Cord Cutting Guide
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Cord Cutting Guide

Why I Wouldn’t Say Streaming is Turning into Cable

I’ve seen more than a few people discuss their belief that streaming is turning into the cable TV of yesterday. The belief is because what was once a few services Netflix, Hulu, and Prime Video has grown into several streaming services, it basically brings you back into spending a lot of money to watch all the shows. And I completely disagree.

First lets discuss availability. When you shop for pay TV, you most likely have one or, if you’re lucky, two options in town for cable TV. If the cable provider doesn’t make you happy, you have the two satellite providers. I’d argue that most people only have one cable service to choose from, so that’s realistically three choices. Today you have a lot more options in places to watch. You may find that all you need is Netflix, and if you need more content, there’s a whole list of others to choose from.

Second, there are no contracts in streaming. In my area, Spectrum doesn’t require you to sign a contract, but I would assume that is insanely rare, as Dish and DirecTV definitely require a multi-year contract. With streaming, you pay by the month, and you are in full control in whether or not you choose to continue your subscription.

Third, you only pay for what you want. With pay TV, it’s all or nothing. Sure, you can choose between the basic package and adding another, but there’s a near 100% guarantee you will have channels you will never intentionally watch. With streaming, you choose the service with the content that you want. Of course, a service like Netflix isn’t going to have everything that appeals to me, but I can cancel it at any time I feel I don’t need it. This is probably the point people miss the most: you don’t have to have all streaming services active all the time. For example, I barely watch HBO Max, but I’ll watch a lot more of it when Conan O’Brien’s new show premieres on the platform. In the meantime, I can just cancel the subscription, and then pick it back up if there’s something I want to watch or if that show is on.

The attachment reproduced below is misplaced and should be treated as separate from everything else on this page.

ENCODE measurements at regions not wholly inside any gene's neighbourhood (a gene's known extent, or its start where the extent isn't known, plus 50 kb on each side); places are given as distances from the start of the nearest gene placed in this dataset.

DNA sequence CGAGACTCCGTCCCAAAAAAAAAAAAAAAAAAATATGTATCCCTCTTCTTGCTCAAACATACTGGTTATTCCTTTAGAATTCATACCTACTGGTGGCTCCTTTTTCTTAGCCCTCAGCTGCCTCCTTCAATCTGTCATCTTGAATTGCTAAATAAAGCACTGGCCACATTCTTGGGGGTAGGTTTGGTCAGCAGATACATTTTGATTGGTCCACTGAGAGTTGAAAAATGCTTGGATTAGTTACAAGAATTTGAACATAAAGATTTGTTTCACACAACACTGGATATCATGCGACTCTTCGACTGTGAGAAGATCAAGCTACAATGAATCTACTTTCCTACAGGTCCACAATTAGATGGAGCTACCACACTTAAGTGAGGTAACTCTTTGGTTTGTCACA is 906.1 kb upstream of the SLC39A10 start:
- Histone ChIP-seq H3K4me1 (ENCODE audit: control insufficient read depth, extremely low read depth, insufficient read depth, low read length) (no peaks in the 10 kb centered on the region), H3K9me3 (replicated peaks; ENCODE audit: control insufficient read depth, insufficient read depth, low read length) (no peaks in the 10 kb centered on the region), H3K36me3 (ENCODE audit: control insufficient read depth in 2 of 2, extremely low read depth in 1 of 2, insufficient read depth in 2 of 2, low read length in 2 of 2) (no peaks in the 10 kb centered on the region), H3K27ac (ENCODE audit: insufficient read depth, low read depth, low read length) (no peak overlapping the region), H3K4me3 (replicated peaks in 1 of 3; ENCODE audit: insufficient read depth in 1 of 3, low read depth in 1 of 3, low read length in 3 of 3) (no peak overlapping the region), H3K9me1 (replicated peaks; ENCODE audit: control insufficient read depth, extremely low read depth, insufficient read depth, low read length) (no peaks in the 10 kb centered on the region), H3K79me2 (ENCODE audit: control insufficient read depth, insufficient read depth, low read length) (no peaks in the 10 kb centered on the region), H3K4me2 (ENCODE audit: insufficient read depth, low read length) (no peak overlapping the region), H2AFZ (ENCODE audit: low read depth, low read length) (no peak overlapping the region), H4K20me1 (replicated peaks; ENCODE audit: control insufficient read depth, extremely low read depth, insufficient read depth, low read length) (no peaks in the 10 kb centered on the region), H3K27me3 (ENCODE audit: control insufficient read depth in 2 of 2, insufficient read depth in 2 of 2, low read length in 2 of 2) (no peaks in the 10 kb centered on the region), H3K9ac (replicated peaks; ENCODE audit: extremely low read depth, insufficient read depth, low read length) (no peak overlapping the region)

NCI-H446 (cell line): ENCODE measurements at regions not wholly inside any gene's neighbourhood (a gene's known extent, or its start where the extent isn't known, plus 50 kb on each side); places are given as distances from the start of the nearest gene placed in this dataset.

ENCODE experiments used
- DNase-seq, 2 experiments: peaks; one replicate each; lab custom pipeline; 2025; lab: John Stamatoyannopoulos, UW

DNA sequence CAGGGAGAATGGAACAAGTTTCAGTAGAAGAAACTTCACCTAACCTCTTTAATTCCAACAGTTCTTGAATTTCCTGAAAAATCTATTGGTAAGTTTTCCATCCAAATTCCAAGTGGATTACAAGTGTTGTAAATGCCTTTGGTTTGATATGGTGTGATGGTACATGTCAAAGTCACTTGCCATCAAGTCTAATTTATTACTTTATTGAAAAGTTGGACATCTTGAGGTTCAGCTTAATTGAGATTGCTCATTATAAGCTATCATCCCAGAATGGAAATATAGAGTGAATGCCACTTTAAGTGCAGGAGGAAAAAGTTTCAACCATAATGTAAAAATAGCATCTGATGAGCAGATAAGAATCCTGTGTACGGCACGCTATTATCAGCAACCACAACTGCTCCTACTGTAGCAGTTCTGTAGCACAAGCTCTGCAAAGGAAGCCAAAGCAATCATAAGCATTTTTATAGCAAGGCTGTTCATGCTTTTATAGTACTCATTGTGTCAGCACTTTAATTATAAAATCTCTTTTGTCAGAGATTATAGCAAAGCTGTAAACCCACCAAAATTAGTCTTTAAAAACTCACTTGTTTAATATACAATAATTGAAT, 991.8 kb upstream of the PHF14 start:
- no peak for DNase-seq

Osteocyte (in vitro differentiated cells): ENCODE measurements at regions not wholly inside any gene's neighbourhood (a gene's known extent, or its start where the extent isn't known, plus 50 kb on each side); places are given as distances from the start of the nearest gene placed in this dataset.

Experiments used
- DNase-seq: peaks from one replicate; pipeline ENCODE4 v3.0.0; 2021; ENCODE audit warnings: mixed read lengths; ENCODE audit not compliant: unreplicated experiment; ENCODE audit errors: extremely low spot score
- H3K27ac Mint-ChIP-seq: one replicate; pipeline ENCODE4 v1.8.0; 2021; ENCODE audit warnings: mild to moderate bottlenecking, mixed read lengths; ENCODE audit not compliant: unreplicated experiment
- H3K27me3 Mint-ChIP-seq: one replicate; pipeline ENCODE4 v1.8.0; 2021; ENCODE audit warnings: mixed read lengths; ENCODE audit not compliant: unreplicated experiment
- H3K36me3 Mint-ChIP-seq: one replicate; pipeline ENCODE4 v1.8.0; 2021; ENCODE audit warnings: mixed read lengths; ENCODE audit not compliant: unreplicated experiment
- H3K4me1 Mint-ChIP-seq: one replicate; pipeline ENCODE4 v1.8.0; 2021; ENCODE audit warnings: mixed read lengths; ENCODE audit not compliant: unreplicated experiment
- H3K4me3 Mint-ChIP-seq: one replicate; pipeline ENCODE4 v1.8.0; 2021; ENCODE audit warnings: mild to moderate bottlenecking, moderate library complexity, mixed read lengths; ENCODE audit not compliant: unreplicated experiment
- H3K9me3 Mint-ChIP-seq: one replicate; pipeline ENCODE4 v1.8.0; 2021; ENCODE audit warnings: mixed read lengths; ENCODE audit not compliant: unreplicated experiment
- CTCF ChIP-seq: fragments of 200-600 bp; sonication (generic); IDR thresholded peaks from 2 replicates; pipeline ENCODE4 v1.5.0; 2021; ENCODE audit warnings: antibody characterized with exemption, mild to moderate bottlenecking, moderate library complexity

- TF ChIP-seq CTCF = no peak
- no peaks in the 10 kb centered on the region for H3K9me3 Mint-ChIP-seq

Fourth, you choose which smart device works for you. With pay TV, you either have to use the company’s awful cable box, hope they have an app to watch TV on, or jump through a bunch of arbitrary hoops to get a third-party box like a TiVo working. With streaming, you can watch on your phone, tablet, or computer, or a built-in smart TV, or a smart box like Fire TV Stick, Roku, Chromecast, or Apple TV. They all have their strengths and ecosystems they fit within, but for the most part, there aren’t services exclusive to any one platform. Even Roku which has been spending a lot of money on their free ad-supported service The Roku Channel is available on devices other than Roku.

And fifth: the content is just better on streaming in higher quantities. Cable spent much of the 2000s and 2010s with reality garbage and cheap talk shows. Yes, there were a few channels that produced big shows like on AMC and FX, but Netflix and HBO spent lots of money on high quality scripted shows and movies, and have a pretty deep library of high quality content to entice you into paying for the service.

It’s easy to see with rising prices and so many services that add up to a high total, it may seem like things are going back to the days of cable, but with no contracts, the freedom to drop and use whatever platform makes you happy, it doesn’t have to cost all that much to stream, and at the end of the day, you can drop all services, and have plenty to watch with a TV antenna and free services.



We strive to empower the average consumer looking for ways to pay less for TV while presenting information in an easy-to-understand format. We know there is no one way to cut the cord, which is why we deliver different perspectives to tailor to your individual needs.

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Anthony Guidetti

I’m a communications major passionate about technology, video production, and how the world works.